Stock futures rise as investors weigh jobless claims data

US stock futures pushed higher in pre-market trading Thursday as investors weighed minutes from the Federal Reserve’s last meeting and fresh employment data out of Washington.

Futures tied to the S&P 500 rose 0.3%, while Dow Jones Industrial Average futures added 150 points, or roughly 0.5%. Contracts on the tech-heavy Nasdaq Composite advanced 0.4%.

Initial jobless claims unexpectedly edged higher last week in a potential sign the labor market may be cooling amid tighter financial conditions. First-time filings for unemployment insurance in the US totaled 235,000 for the week ended July 2, increasing by 4,000 from the prior week’s reading of 231,000 claims, the Department of Labor said Thursday. Economists surveyed by Bloomberg had expected the latest reading to come in at 230,000.

The print comes ahead of the government’s monthly employment report for June due out Friday.

Elsewhere in markets, Bed Bath & Beyond stock (BBBY) popped after news that the interim CEO bought stock and GameStop stock (GME) was up more than 6% ahead of the open after the video game retailer and meme-stock darling announced late Wednesday that its board approved a four-for-one stock split in the form of a dividend.

Tesla (TSLA), Amazon (AMZN), and Shopify (SHOP) also recently announced stock splits, which increase the number of a company’s shares to give more investors access for purchasing without changing the market capitalization.

Crude oil edged up but continued to hover just under $100 per barrel after falling below that threshold for the first time since mid-May on Tuesday. The benchmark 10-year Treasury yield held at 2.9% following a slide from its recent decade high of over 3.4% in the middle of June.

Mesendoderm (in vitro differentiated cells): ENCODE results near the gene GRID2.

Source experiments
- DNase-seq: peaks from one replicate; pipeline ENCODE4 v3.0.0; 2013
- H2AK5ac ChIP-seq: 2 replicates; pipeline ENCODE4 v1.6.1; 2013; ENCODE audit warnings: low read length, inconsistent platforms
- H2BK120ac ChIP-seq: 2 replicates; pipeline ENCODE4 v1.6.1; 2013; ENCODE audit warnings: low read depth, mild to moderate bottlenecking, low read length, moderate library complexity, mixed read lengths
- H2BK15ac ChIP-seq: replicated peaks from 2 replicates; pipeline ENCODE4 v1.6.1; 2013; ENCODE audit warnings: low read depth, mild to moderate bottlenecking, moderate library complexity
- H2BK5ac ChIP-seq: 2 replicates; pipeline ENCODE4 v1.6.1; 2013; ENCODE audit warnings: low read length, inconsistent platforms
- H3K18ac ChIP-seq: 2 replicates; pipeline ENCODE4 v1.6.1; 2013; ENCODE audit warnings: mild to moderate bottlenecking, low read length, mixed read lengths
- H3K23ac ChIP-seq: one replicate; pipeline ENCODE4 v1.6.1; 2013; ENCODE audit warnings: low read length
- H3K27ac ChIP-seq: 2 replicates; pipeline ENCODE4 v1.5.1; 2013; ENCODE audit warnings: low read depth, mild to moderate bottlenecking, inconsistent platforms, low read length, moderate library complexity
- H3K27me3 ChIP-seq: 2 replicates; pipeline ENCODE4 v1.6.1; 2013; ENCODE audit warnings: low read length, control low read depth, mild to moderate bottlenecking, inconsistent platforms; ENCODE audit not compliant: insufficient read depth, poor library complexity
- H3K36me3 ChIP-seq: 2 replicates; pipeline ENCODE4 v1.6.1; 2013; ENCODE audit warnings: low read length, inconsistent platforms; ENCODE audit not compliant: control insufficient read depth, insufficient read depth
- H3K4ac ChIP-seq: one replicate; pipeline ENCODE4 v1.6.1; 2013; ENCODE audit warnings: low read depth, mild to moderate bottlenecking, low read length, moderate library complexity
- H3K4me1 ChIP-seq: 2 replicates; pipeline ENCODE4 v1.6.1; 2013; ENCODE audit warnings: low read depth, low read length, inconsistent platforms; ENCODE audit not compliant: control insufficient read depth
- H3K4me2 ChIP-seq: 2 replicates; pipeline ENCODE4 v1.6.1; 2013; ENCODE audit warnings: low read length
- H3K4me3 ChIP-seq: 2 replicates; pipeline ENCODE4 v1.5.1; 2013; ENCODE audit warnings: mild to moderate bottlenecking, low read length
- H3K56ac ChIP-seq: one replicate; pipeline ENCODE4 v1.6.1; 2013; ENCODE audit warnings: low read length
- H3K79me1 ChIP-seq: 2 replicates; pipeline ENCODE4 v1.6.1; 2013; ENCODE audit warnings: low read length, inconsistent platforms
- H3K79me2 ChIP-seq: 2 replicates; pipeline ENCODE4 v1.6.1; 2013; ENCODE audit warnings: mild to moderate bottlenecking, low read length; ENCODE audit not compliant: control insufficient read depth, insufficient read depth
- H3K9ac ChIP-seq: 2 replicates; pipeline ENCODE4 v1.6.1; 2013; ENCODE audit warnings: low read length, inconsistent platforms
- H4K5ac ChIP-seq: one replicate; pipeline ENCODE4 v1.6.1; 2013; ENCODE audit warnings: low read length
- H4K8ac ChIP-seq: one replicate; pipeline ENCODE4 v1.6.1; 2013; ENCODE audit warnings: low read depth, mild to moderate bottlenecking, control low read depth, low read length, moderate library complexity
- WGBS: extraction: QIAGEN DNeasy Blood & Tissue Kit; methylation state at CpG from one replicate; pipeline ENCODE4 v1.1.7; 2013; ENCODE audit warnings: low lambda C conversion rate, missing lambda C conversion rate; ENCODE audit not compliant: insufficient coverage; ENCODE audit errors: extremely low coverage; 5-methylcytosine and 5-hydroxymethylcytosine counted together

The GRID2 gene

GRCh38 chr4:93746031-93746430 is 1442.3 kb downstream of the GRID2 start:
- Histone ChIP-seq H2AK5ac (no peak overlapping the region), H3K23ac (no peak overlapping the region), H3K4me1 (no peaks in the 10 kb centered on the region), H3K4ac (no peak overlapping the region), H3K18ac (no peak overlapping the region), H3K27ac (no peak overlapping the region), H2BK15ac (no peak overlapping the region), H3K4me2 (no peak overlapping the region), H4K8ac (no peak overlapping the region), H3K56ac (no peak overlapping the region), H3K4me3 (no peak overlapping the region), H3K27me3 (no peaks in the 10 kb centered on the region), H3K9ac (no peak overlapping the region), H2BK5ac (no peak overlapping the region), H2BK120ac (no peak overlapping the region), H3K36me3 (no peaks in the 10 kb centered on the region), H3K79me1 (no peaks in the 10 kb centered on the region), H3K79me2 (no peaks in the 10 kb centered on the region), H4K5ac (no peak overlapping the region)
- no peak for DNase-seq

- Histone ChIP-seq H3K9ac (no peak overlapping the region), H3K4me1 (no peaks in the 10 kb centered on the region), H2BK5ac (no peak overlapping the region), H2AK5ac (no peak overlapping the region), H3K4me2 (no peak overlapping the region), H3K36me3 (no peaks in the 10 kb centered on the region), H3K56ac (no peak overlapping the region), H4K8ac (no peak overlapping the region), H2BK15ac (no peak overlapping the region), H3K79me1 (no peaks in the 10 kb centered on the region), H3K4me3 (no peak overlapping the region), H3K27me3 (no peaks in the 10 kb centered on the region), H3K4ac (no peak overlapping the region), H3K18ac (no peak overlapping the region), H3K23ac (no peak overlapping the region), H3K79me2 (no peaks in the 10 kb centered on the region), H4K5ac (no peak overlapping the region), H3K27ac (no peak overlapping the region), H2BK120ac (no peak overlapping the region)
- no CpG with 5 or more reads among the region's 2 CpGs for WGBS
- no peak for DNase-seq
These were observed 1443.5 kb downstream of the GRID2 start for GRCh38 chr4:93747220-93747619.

Thursday’s gains in futures trading follow three straight up days for the S&P 500 index. In the previous session, the benchmark closed up 0.4% – along with slight increases for the Dow and Nasdaq – after a readout of minutes from the Federal Reserve’s June 14-15 meeting affirmed the US central bank was committed to intervening as needed to rein in inflation.

“Participants concurred that the economic outlook warranted moving to a restrictive stance of policy, and they recognized the possibility that an even more restrictive stance could be appropriate if elevated inflation pressures were to persist,” meeting minutes stated.

Officials also discussed concerns over inflation becoming entrenched in the US economy and price stability becoming increasingly difficult to restore.

American Flags hang from the NYSE during Independence Day weekend on July 03, 2022 in New York City. (Photo by John Lamparski/Getty Images)

“Many participants judged that a significant risk now facing the Committee was that elevated inflation could become entrenched if the public began to question the resolve of the Committee to adjust the stance of policy as warranted,” the minutes stated.

At the same time, concerns remain that a further ramp in interest rates to tame inflation may push the economy into recession, particularly as key economic data including consumer sentiment and spending, along with recent purchasing managers’ indices, have shown signs of softening in the latest prints. The Atlanta Federal Reserve’s GDPNow model now estimates real GDP growth in the second quarter of 2022 at -2.1%, which would meet the unofficial threshold for a recession when matched with the 1.6% decline in Q1. The official read on second quarter GDP is due July 28.

The Federal Reserve is “nervous that they might raise rates too fast and start a recession,” University of Chicago’s Booth School of Business Economics Professor Austan Goolsbee told Yahoo Finance Live on Wednesday. “That’s the tough balancing act the Fed has got made tougher by the fact that this business cycle looks nothing like a normal business cycle.”

Alexandra Semenova is a reporter for Yahoo Finance. Follow her on Twitter @alexandraandnyc

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